A series of film reviews and opinion pieces from a film student and all round movie lover! Happy reading!
Directed By: The Wachowski Brothers
Produced By: Joel Silver
Written By: The Wachowski Brothers
Starring: Keanu Reeves, Laurence Fishburn, Hugo Weaving, Carrie-Anne Moss
Running Time: 136 Minutes
Andrew Brown once commented on the Internet, stating it is “so big, so powerful and pointless that for some people it is a complete substitute for life”. In the similar vein, Albert Einstein also said “It has become appallingly obvious that our technology has exceeded our humanity”.
No, this is not a review full of marginally relevant quotations that make the author appear more intelligent and cultured than the reader, it simply commences proceedings on a piece about a film considered to be the greatest example of science-fiction cinema ever made.
When we think of conventions within the science-fiction genre, we tend to envisage technology, violence, philosophy, the future, alternate dimensions, human psyche and the notion of The One.
The archetypal, quintessential example of a science-fiction milestone is, of course, The Matrix, a film so celebrated, so profound, so admired; it has stood the test of time and will continue to do so for decades to come.
What else can be said about The Matrix that hasn’t already been said?
The Wachowski’s vision of a future where we as a species are living in a perceived reality is the very foundation of an age-old question we often ask ourselves; “how do we know this is all real?” Delving deep into fundamental realm of the sci-fi genre that look at consciousness, dreams, reality, technology, cerebral perception and the meaning of life, The Matrix asks the questions that many are not brave enough to ask and produces a fleshed-out, unique, logical explanation that suites the world in which it is set.
Keanu Reeves plays Thomas Anderson, an office worker with a supreme talent in computer hacking. Operating under the alias ‘Neo’, Mr. Anderson is approached by a another hacker by the name of Trinity (Carrie-Anne Moss) and introduced to the mind-bending world known as ‘The Matrix’.
Under the guidance of the masterful Morpheus (Laurence Fishburn), Neo, along with fellow members of a rebellion squad set out to oppose the creators and controllers of this world, risking everything in the process.
The Matrix is a film that pioneered an enormous amount in the cinematic experience. Not only is the concept bold and immensely ambitious, the special effects remain unbelievable even by today’s standards.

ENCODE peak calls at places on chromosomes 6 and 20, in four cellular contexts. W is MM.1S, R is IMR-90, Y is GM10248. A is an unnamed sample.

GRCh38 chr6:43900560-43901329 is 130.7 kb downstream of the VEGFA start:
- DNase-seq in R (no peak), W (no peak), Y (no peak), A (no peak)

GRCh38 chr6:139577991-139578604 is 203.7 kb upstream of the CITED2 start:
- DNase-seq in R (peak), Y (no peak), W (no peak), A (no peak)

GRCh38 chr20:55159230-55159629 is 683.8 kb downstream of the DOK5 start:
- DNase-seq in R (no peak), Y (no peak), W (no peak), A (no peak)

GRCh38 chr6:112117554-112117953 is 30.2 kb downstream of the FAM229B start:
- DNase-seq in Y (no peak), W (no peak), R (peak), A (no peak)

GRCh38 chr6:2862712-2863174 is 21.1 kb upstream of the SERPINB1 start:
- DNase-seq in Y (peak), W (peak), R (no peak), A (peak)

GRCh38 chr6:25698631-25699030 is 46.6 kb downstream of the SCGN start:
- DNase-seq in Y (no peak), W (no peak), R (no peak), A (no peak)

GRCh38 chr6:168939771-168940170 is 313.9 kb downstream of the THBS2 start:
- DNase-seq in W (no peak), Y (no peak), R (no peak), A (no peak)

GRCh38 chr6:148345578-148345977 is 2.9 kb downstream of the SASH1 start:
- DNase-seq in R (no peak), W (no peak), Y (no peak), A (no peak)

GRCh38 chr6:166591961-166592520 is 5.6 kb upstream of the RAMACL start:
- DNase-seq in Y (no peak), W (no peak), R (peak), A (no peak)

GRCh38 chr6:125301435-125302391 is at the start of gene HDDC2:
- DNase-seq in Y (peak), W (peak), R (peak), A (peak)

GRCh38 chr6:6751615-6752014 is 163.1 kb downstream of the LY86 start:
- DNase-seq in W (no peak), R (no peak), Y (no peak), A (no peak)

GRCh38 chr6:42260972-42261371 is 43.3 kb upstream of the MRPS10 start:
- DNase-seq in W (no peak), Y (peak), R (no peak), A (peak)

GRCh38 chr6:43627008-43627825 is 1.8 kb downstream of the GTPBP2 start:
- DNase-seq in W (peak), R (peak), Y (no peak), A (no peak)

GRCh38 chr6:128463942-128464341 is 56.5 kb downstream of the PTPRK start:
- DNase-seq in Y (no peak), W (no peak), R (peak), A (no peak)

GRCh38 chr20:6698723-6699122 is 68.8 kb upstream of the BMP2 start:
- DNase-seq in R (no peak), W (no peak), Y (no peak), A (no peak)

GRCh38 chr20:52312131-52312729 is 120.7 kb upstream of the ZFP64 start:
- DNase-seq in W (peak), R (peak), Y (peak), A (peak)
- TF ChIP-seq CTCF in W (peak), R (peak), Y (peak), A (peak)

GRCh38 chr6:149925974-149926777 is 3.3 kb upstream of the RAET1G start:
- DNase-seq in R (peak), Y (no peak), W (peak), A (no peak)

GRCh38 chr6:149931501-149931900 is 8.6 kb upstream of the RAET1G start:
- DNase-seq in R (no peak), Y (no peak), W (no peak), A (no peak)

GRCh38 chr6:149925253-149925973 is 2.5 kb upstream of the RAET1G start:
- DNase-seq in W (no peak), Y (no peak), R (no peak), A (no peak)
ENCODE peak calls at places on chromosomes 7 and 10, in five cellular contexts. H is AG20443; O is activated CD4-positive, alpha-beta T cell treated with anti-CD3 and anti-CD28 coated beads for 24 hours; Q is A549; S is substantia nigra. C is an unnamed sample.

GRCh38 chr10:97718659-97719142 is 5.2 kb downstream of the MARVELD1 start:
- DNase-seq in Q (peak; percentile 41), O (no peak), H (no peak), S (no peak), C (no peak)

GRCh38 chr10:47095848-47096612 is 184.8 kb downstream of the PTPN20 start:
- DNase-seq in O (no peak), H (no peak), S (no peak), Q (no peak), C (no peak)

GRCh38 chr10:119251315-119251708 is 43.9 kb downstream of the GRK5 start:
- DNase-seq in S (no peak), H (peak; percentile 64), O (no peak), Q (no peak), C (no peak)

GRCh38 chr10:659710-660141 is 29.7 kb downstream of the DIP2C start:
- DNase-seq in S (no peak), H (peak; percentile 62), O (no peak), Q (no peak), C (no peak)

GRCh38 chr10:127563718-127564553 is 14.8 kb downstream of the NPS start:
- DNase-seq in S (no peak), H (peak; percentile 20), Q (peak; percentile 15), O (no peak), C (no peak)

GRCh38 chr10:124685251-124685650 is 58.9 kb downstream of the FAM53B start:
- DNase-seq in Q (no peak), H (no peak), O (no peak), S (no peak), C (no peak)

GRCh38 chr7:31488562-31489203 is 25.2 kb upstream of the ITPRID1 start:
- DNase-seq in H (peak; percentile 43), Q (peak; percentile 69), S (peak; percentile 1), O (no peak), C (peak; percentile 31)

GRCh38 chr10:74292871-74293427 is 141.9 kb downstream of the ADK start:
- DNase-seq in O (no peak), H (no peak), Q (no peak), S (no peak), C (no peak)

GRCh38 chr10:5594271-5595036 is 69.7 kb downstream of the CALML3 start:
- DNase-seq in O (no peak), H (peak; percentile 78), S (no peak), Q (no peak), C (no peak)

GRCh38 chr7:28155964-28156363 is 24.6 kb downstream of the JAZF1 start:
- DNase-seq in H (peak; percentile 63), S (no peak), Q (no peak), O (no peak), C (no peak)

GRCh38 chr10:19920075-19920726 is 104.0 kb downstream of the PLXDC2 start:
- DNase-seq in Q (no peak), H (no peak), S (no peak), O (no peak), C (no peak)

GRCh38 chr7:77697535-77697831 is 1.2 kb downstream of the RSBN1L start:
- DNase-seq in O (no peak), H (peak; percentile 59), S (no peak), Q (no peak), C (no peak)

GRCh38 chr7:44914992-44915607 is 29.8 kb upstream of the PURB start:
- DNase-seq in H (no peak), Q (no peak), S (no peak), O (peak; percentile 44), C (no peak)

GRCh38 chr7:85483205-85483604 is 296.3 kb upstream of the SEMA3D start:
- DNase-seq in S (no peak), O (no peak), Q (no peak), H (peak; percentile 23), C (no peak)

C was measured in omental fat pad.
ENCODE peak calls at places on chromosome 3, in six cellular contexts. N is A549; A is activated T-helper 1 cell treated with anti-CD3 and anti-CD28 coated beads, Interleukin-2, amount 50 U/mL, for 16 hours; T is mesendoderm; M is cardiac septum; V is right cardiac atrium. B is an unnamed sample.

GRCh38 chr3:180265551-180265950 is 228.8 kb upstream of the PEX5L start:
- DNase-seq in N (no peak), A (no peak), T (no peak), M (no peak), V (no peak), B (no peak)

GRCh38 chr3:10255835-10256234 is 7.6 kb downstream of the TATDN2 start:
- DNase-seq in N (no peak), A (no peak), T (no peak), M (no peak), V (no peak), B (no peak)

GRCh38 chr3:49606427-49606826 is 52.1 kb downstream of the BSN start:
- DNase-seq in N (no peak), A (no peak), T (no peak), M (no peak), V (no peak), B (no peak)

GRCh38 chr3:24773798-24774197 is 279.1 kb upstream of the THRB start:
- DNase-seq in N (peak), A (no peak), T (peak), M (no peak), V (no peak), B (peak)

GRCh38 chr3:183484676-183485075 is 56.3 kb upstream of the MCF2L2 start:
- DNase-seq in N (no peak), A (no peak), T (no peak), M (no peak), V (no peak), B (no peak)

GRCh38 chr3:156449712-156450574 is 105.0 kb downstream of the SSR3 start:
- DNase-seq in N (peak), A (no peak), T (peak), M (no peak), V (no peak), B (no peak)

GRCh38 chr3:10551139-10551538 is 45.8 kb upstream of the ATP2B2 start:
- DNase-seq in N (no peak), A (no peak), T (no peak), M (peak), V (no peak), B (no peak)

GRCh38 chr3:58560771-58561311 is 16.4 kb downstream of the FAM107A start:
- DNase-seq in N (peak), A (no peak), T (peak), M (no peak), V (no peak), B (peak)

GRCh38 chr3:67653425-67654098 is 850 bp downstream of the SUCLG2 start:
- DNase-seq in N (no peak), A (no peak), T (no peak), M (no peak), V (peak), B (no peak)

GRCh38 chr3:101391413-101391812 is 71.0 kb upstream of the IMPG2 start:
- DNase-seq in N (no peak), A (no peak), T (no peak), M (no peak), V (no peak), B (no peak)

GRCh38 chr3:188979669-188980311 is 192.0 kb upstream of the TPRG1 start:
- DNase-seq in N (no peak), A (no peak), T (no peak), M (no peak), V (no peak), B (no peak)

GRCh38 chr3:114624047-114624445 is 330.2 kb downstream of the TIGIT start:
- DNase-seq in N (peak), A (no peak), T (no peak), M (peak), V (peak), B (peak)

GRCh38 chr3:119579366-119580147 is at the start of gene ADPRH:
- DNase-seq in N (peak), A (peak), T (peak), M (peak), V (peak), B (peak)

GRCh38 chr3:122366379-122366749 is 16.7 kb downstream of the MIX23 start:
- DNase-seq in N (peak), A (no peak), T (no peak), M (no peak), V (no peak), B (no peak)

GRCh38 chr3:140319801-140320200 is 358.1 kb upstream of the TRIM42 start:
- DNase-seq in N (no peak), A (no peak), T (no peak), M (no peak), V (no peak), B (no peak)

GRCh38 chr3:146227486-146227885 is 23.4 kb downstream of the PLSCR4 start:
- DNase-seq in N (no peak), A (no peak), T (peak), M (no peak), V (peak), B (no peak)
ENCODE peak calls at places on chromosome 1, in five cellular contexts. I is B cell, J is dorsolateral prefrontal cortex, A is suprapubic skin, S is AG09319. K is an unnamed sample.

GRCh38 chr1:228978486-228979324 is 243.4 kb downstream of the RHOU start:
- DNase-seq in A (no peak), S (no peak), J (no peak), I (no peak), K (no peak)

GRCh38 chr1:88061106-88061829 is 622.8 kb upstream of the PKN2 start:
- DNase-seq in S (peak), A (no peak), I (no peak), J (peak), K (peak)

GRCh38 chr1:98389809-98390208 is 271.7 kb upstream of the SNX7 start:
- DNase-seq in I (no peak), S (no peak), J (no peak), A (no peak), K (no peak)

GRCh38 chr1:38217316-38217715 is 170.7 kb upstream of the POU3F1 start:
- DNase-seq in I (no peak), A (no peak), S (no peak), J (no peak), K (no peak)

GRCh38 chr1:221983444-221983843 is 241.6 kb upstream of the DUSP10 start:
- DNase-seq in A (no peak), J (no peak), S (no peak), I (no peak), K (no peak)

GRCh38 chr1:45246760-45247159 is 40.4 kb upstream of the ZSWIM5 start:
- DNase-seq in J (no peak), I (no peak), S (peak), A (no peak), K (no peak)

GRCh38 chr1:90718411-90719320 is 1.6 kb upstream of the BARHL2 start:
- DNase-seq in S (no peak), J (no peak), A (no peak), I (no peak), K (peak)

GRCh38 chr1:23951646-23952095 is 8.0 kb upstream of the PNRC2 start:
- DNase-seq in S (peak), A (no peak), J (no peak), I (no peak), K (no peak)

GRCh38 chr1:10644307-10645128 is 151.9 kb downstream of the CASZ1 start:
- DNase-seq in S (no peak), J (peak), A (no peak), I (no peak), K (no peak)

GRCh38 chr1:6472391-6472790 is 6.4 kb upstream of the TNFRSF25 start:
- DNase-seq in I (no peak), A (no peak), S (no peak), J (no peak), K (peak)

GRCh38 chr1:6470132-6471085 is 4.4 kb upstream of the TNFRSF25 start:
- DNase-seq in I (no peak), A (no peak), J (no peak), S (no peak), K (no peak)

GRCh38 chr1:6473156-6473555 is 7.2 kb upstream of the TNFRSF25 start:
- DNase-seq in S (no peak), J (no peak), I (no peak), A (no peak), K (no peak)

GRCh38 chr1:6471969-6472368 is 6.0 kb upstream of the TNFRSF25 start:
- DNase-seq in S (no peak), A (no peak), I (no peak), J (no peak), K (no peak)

Furthermore, The Matrix possesses an avant-garde mindset in its wonderful blend of action, drama, suspense, surrealism and fantasy. These approaches are blended and presented in a picture that forever changed the way we experience filmmaking. Collecting portions of almost every genre imaginable and exhibiting a completely new style of science fiction is what makes The Matrix so special.
It’s superbly entertaining, confronting, emotional, crushing and enthralling for the entire runtime; never do you lose interest.
The green colour grade of the film is infectious, as it becomes a character in itself. The world in which these simulacra inhabit is eerie, cruel and affecting; a lack of the iconic green pallet would prove to be a detriment to the film.
Iconography is everywhere within The Matrix, we constantly remember key imagery, locate inspiration in other works, and celebrate the film in general, marvelling at its unparalleled legacy some sixteen years after its release.
The notion of ‘The One’ is nothing new, but the way it’s approached in The Matrix is intelligent and simplistic. In a film full of excess and gratuitousness, the less is more approach when introducing Thomas Anderson creates a significant divide between the two worlds, a true service to the narrative.
Without The Matrix, we certainly would not have films such as Inception. Christopher Nolan’s cerebral, surrealist action thriller is an achievement in itself, but without the original vision from the Wachowskis, we wouldn’t have been treated to the mind-bending, dimension-altering action experience of 2010.
A film that many regard as the greatest film of the modern cinematic age, The Matrix was pivotal in bringing new and exciting formats, ideas and possibilities to the big screen. Intelligent, brave and superior beyond most of its kind, The Matrix is still one of the most immersive, affecting and iconic motion pictures ever created and is one that must be experienced to be believed.
If you are to see a film in cinemas and comment on extraordinary techniques, narrative ideas or effects, chances are it The Matrix did it first.